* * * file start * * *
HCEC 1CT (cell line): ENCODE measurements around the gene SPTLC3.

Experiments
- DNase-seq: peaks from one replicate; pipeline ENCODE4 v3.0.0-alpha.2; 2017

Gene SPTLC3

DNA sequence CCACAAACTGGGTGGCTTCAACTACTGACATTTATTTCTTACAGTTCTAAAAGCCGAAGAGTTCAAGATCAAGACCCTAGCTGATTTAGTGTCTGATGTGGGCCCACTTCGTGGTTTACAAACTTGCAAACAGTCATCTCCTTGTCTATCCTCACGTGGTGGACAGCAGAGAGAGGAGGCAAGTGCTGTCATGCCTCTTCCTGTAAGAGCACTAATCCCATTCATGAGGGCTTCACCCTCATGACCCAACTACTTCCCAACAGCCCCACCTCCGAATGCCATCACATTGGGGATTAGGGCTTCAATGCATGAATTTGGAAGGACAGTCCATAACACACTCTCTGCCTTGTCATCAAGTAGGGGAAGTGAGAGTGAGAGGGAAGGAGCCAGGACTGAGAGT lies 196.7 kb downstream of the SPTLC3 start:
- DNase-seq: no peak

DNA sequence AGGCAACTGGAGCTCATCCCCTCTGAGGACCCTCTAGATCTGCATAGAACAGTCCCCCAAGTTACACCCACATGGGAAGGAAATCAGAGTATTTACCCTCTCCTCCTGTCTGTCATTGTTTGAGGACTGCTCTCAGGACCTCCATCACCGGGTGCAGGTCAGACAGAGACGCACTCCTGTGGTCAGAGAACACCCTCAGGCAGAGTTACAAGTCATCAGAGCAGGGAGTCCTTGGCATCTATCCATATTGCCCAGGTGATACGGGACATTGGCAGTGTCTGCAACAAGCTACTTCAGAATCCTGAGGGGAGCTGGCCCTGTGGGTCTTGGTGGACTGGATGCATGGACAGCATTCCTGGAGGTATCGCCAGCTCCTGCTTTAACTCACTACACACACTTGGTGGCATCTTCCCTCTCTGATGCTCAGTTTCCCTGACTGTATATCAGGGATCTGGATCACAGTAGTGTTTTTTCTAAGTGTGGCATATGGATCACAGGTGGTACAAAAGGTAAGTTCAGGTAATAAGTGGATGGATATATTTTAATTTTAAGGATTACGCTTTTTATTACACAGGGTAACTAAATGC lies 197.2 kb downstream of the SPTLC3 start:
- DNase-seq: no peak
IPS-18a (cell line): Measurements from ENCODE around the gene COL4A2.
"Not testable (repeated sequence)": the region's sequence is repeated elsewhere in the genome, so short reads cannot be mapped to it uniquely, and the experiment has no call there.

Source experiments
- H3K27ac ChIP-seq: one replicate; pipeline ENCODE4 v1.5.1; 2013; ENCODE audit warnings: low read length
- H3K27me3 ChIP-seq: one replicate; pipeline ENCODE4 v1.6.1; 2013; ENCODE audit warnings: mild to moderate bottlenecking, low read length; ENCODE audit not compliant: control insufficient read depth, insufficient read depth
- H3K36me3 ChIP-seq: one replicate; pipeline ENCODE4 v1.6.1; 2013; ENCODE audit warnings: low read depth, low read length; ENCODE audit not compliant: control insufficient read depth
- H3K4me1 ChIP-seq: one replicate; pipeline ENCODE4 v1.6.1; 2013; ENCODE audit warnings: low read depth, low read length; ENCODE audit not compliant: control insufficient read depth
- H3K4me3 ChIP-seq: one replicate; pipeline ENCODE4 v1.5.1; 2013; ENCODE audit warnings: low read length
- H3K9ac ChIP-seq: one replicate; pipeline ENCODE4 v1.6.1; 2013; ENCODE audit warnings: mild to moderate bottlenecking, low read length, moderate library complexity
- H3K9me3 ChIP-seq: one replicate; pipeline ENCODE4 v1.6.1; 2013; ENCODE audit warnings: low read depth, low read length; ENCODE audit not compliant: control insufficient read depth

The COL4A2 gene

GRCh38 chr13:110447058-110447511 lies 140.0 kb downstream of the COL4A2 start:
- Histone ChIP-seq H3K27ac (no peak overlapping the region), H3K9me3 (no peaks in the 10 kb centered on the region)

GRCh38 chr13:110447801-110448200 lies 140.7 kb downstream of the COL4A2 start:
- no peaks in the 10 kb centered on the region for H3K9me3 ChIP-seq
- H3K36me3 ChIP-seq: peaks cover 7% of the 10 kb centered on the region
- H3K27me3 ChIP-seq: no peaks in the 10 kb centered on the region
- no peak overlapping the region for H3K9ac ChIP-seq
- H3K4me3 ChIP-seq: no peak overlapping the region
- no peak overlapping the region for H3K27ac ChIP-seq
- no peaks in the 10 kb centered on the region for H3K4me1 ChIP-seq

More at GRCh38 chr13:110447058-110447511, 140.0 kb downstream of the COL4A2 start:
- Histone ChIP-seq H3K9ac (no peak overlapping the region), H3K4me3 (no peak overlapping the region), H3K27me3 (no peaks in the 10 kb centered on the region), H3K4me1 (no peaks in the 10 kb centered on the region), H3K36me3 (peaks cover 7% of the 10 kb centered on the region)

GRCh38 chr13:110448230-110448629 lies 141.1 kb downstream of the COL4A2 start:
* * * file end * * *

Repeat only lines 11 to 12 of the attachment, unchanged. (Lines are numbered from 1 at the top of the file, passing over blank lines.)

Source experiments
- H3K27ac ChIP-seq: one replicate; pipeline ENCODE4 v1.5.1; 2013; ENCODE audit warnings: low read length